Shaking Hands with Idi Amin by Sari Fordham
Shaking Hands With Idi Amin
My mother stands in the Entebbe Airport, a daughter on each side. It is January 1978 and Idi Amin has been up to his usual brutality. He has murdered four college professors, scores of Christians in the southeast, and 15 high-ranking officials, and these are just the killings reported in the New York Times. Since he has taken power, Idi Amin has killed 100,000 Ugandans or 300,000. Human rights observers aren’t sure.
My mother gently squeezes our hands and tells my sister Sonja and me to “stop staring, for goodness sakes” and then she whispers, “You’ve seen people before, haven’t you?” There are more soldiers in the airport than civilians, and in truth, she has never seen anything like this. What are the chances that he is here, too?
We’re in this airport because my Finnish grandmother is dying. My mother received the telegram in Kenya: Come immediately. She and my father considered their options. We had fled Uganda several months earlier, leaving our possessions in storage, but once in Kenya, we didn’t have money for one ticket, let alone three. Somehow, the plan developed: Our family would return to Uganda, sell enough of our belongings to buy tickets to Finland, three of us would fly out, and my father would take a bus back to Nairobi.
When my father’s boss forbade him from entering Uganda, my mother laughed. “So now it’s too dangerous.” She laughed and laughed, and then she cried. “Never mind,” she said. “I’ll go alone.” What she meant is that she would go without her husband. Of course, she would take us. We were her limbs. Our father, ever pragmatic, nodded.
On the black market in Kampala, my mother sold her wedding gifts. “Never mind,” she said. She moved like a fury and didn’t allow herself to cry for her dying mother. Aiti-aiti-aiti, she thought. Mama-mama-mama. She took the shillings, good only in Uganda, to the Sabina Airline office and booked the earliest flight out.
At the Entebbe airport, we sit at our gate. My mother opens her purse for us, and Sonja and I pin brooches to our t-shirts and smear strawberry chapstick across our lips.
A soldier approaches. “Excuse me, madam. How are you, madam?”
My mother takes out her Finnish passport, her eyes wild. She assumes Americans are in trouble again and her daughters will be detained. Maybe her citizenship can protect us.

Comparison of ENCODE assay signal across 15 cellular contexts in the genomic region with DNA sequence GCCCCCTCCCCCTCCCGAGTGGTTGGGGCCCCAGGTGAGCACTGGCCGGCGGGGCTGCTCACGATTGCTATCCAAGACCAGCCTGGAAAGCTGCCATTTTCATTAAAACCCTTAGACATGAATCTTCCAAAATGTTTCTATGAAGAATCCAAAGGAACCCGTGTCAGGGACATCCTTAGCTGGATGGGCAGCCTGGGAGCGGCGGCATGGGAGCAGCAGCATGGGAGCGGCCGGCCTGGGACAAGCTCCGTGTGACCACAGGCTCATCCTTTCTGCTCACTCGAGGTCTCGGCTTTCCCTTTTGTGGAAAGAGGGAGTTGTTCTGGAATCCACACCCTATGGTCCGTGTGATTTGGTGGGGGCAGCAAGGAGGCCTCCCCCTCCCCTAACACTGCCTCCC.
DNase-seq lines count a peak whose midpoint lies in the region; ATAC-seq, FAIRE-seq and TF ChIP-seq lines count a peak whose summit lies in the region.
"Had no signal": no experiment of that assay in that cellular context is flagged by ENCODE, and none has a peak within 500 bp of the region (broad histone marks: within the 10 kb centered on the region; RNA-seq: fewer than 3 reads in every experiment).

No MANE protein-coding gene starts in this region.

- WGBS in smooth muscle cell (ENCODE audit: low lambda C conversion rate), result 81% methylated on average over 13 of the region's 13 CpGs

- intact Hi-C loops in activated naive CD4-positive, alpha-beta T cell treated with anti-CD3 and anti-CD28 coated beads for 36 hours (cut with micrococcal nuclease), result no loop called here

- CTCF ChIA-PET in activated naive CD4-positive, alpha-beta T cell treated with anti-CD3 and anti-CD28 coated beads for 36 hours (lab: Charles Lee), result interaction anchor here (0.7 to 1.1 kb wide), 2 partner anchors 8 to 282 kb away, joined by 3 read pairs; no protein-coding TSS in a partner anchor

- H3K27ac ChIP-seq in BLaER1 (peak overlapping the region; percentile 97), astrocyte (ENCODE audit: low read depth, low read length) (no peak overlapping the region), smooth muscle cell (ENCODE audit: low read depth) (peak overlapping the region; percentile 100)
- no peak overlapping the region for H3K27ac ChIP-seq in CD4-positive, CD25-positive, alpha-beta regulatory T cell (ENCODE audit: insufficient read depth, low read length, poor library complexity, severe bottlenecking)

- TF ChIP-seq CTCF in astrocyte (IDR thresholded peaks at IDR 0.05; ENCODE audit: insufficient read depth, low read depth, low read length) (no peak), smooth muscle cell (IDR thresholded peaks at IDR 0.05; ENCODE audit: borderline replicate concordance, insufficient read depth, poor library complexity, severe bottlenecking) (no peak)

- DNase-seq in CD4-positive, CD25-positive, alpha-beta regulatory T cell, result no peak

The soldier looks embarrassed. He tells her to put her passport away. “Idi Amin would like to welcome you to Uganda,” he says. We are in the departure lounge. “Would you like to meet him?”
“We’d be honored,” my mother says. There is no other possible answer. She takes a fast brush to our hair and holds out her hands. As we walk through the airport, people turn away, actively minding their own affairs.
Idi Amin is a large man dressed in khaki and exuding so much charm that he seems to fill the VIP lounge. A few other mzungu are already here, all of them women and children. One of the bodyguards gestures for usto stand in a row and Amin stops chatting and walks down the line. A man takes photographs. We are political theater. The pictures will show that Uganda is safe. Look at these foreign women bringing their babies here. See how happy they are to meet the president.
When Idi Amin reaches us, he shakes my mother’s hand and says, “You are welcome.” It’s the most Ugandan of greetings. My mother smiles and says thank you.
When Idi Amin reaches for Sonja’s hand, she holds out her left arm. My mother has heard something about a cameraman killed over a left-handed shake. She hisses, “your other hand.” Sonja drops her arm and snorts back tears.
Idi Amin laughs. He’s like a jolly uncle. He bends at the waist and takes Sonja’s left hand in his. “Look at this one,” he says. “You are welcome, little sister.”
When we meet Idi Amin, he is kind and our mother is mean. This is one story.
Here’s another: After we shake hands with Idi Amin, we board a plane to Finland and our mother says goodbye to her mother. At the graveside, she stands between us, holding our hands. The sky is grey with unfallen snow. We have not yet become acclimatized to winter or to our mother’s grief. She smiles down at us. “Move your fingers if they’re cold.”
Years later, our mother will die too young and will reside solely in the land of our memories. Some days, unexpected days, I will wake to the image of her sweeping through the Entebbe airport, holding our hands. Across the span of time, she will call to her daughters and she will tell us that we must always do what we have to do. Never mind the rest.
Sari Fordham's work has appeared in Brevity, Isthmus Review, and Best of the Net. She teaches creative writing at La Sierra University and is completing a memoir about growing up in Uganda.